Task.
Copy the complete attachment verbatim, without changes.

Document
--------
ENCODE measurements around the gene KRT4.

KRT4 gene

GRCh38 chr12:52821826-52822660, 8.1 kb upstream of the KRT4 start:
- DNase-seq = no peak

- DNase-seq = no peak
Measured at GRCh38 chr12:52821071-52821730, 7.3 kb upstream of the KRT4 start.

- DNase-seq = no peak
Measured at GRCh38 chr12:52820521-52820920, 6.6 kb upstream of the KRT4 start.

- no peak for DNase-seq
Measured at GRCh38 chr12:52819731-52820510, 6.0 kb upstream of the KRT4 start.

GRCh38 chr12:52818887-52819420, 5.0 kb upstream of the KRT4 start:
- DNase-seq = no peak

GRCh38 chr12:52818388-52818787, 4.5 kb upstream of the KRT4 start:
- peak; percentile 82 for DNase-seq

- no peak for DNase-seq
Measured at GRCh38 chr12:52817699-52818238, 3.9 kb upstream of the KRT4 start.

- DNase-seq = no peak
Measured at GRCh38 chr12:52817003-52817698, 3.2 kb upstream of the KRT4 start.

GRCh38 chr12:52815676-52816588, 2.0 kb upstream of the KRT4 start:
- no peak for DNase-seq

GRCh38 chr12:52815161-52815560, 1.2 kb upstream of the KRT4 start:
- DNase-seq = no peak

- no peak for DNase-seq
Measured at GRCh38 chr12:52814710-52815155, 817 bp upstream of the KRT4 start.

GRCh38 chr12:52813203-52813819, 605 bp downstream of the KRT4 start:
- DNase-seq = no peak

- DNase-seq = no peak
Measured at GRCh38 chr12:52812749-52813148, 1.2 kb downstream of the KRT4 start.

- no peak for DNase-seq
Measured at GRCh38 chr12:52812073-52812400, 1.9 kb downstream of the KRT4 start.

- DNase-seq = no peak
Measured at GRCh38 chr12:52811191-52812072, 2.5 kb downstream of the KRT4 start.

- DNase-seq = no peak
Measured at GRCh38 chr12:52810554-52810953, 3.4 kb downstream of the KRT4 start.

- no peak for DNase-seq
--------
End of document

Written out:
ENCODE measurements around the gene KRT4.

KRT4 gene

GRCh38 chr12:52821826-52822660, 8.1 kb upstream of the KRT4 start:
- DNase-seq = no peak

- DNase-seq = no peak
Measured at GRCh38 chr12:52821071-52821730, 7.3 kb upstream of the KRT4 start.

- DNase-seq = no peak
Measured at GRCh38 chr12:52820521-52820920, 6.6 kb upstream of the KRT4 start.

- no peak for DNase-seq
Measured at GRCh38 chr12:52819731-52820510, 6.0 kb upstream of the KRT4 start.

GRCh38 chr12:52818887-52819420, 5.0 kb upstream of the KRT4 start:
- DNase-seq = no peak

GRCh38 chr12:52818388-52818787, 4.5 kb upstream of the KRT4 start:
- peak; percentile 82 for DNase-seq

- no peak for DNase-seq
Measured at GRCh38 chr12:52817699-52818238, 3.9 kb upstream of the KRT4 start.

- DNase-seq = no peak
Measured at GRCh38 chr12:52817003-52817698, 3.2 kb upstream of the KRT4 start.

GRCh38 chr12:52815676-52816588, 2.0 kb upstream of the KRT4 start:
- no peak for DNase-seq

GRCh38 chr12:52815161-52815560, 1.2 kb upstream of the KRT4 start:
- DNase-seq = no peak

- no peak for DNase-seq
Measured at GRCh38 chr12:52814710-52815155, 817 bp upstream of the KRT4 start.

GRCh38 chr12:52813203-52813819, 605 bp downstream of the KRT4 start:
- DNase-seq = no peak

- DNase-seq = no peak
Measured at GRCh38 chr12:52812749-52813148, 1.2 kb downstream of the KRT4 start.

- no peak for DNase-seq
Measured at GRCh38 chr12:52812073-52812400, 1.9 kb downstream of the KRT4 start.

- DNase-seq = no peak
Measured at GRCh38 chr12:52811191-52812072, 2.5 kb downstream of the KRT4 start.

- DNase-seq = no peak
Measured at GRCh38 chr12:52810554-52810953, 3.4 kb downstream of the KRT4 start.

- no peak for DNase-seq